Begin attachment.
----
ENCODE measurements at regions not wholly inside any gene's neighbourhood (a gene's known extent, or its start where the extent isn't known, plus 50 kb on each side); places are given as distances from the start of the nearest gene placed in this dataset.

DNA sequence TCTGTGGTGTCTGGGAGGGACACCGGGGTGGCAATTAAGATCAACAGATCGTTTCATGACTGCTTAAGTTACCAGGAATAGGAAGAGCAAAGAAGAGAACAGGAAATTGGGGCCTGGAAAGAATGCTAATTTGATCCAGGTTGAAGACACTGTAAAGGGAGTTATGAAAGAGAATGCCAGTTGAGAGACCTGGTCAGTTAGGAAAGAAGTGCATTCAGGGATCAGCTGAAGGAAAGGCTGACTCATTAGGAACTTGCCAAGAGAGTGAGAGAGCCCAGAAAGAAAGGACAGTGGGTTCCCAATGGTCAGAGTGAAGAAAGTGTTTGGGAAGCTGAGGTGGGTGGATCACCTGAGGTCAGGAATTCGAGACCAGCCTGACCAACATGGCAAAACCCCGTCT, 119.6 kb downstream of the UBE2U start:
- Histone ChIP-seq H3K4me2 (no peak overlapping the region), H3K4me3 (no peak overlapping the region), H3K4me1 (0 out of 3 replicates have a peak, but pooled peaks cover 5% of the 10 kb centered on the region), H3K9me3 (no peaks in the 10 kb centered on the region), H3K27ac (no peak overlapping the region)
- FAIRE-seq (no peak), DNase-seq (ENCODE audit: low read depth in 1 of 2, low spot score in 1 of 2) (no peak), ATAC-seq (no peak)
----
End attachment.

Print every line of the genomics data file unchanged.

ENCODE measurements at regions not wholly inside any gene's neighbourhood (a gene's known extent, or its start where the extent isn't known, plus 50 kb on each side); places are given as distances from the start of the nearest gene placed in this dataset.

DNA sequence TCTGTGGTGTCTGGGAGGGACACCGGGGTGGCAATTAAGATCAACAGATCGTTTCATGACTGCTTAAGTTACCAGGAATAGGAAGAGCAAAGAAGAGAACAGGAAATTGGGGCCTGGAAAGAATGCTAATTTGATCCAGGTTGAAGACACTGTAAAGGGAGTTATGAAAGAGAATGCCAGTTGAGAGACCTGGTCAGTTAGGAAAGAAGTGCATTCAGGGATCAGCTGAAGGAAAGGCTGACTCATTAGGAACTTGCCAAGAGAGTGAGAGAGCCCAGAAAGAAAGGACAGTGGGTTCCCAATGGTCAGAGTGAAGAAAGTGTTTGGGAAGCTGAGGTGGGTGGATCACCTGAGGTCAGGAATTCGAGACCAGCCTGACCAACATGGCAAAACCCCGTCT, 119.6 kb downstream of the UBE2U start:
- Histone ChIP-seq H3K4me2 (no peak overlapping the region), H3K4me3 (no peak overlapping the region), H3K4me1 (0 out of 3 replicates have a peak, but pooled peaks cover 5% of the 10 kb centered on the region), H3K9me3 (no peaks in the 10 kb centered on the region), H3K27ac (no peak overlapping the region)
- FAIRE-seq (no peak), DNase-seq (ENCODE audit: low read depth in 1 of 2, low spot score in 1 of 2) (no peak), ATAC-seq (no peak)